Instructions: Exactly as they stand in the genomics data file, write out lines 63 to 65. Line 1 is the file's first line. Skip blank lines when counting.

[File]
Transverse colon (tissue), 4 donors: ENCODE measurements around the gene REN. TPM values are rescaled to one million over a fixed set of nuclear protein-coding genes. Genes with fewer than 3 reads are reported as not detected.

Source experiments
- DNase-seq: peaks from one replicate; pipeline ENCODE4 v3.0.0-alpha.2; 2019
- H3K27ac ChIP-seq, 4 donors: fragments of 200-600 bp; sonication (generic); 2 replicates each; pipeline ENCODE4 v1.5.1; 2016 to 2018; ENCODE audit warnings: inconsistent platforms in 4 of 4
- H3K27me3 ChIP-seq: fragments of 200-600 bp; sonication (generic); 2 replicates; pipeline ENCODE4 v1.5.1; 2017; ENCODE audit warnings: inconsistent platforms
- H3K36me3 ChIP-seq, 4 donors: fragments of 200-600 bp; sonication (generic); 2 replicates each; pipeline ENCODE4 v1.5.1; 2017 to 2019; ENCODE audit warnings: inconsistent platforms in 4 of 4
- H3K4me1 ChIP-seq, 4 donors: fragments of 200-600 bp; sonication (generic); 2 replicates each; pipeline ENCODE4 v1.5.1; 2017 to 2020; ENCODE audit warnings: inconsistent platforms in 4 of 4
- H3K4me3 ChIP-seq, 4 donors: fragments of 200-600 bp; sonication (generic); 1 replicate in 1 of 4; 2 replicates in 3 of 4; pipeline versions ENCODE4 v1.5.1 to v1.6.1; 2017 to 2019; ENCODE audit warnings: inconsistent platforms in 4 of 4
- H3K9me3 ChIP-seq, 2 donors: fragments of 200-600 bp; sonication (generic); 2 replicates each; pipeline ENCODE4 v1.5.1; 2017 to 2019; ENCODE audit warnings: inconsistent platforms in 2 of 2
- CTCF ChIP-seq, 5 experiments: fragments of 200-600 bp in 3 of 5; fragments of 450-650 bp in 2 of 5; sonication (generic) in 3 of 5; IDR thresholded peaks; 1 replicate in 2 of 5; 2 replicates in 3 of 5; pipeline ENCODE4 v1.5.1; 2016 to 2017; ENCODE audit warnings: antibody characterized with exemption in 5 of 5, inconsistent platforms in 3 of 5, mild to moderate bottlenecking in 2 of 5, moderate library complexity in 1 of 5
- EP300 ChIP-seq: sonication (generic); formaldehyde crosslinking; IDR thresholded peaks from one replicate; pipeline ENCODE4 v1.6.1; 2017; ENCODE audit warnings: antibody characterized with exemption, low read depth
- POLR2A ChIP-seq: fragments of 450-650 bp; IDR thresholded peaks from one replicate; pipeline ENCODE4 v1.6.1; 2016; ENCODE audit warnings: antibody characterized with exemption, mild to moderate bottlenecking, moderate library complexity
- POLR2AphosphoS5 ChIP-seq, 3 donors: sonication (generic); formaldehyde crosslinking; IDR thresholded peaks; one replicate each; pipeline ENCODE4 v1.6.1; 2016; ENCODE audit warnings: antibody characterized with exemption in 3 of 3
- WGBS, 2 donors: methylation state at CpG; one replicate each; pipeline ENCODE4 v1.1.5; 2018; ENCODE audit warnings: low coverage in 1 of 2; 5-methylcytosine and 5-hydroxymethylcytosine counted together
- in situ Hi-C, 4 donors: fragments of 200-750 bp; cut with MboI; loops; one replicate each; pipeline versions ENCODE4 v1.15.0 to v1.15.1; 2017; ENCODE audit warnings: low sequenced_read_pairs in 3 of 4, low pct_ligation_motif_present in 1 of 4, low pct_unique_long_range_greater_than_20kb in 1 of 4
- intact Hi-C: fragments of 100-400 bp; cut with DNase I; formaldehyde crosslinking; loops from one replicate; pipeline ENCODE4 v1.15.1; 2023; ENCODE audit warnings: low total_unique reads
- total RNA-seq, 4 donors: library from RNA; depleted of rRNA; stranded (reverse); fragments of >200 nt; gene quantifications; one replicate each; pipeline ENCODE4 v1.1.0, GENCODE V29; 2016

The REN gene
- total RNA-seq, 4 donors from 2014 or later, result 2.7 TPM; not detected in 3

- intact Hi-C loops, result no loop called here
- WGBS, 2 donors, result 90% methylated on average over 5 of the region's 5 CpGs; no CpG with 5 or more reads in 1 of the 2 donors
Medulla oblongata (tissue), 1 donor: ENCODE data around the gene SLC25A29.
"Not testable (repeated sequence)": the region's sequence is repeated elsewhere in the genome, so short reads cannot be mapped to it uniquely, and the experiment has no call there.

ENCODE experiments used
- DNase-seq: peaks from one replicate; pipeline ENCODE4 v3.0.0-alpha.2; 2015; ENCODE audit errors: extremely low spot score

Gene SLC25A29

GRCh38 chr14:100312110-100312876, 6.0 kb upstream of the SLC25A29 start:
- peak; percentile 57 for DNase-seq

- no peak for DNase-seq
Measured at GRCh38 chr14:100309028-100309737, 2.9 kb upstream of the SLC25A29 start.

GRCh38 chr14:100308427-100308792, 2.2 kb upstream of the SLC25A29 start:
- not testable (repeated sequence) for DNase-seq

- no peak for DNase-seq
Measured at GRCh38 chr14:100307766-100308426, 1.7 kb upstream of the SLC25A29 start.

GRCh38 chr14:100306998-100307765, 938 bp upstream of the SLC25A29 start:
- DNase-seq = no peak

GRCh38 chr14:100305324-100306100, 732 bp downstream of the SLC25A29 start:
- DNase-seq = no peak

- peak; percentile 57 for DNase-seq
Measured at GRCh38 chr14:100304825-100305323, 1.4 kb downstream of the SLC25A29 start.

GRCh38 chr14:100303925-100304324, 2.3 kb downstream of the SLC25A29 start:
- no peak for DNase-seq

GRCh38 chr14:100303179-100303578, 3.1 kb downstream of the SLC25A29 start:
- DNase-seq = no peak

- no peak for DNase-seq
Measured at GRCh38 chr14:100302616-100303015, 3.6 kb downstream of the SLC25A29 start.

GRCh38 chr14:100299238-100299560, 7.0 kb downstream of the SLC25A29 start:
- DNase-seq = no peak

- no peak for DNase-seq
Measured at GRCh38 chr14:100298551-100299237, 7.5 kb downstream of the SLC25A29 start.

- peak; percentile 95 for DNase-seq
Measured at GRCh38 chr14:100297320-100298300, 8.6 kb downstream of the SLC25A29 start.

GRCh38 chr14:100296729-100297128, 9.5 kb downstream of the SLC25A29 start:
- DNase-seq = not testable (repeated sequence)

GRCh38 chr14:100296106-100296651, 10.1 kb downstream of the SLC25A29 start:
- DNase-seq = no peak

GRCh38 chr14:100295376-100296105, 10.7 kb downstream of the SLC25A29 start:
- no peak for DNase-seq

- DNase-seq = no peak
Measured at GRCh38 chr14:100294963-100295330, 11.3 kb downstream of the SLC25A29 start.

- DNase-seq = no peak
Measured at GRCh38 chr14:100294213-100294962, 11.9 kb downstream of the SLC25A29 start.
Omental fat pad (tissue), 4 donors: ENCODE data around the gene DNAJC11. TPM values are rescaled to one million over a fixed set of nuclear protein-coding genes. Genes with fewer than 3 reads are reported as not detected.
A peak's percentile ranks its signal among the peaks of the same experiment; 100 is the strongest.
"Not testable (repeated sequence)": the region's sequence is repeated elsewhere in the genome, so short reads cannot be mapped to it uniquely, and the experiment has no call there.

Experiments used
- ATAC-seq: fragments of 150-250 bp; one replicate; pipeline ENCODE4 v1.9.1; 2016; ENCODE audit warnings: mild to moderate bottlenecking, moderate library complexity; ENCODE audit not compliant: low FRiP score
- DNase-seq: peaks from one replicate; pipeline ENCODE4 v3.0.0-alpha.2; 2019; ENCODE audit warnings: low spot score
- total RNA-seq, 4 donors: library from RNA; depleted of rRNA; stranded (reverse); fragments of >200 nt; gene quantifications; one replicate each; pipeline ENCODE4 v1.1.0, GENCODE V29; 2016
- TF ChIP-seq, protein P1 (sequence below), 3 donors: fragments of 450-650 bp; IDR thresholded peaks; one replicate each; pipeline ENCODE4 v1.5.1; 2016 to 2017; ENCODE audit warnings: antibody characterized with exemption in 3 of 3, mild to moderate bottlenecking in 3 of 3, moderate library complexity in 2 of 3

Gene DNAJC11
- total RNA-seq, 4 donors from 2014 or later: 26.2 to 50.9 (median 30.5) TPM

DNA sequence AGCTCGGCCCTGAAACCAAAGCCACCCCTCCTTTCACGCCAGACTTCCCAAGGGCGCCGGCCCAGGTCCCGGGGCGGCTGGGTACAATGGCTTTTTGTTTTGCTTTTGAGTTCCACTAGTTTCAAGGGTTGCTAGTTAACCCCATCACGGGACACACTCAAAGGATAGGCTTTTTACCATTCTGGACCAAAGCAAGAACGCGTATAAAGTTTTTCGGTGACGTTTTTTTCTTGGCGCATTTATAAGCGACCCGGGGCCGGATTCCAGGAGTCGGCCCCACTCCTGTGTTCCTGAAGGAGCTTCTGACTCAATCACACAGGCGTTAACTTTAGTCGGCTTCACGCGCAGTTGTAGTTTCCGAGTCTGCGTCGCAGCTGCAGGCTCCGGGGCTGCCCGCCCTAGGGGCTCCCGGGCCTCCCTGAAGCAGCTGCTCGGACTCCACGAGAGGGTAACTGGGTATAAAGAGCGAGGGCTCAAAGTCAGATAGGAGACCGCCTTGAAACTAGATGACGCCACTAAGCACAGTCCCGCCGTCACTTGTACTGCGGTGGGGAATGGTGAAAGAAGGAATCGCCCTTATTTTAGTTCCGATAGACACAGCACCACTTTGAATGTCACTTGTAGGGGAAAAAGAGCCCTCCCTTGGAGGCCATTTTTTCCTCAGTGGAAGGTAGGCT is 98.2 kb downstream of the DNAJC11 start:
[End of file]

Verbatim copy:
Omental fat pad (tissue), 4 donors: ENCODE data around the gene DNAJC11. TPM values are rescaled to one million over a fixed set of nuclear protein-coding genes. Genes with fewer than 3 reads are reported as not detected.
A peak's percentile ranks its signal among the peaks of the same experiment; 100 is the strongest.
"Not testable (repeated sequence)": the region's sequence is repeated elsewhere in the genome, so short reads cannot be mapped to it uniquely, and the experiment has no call there.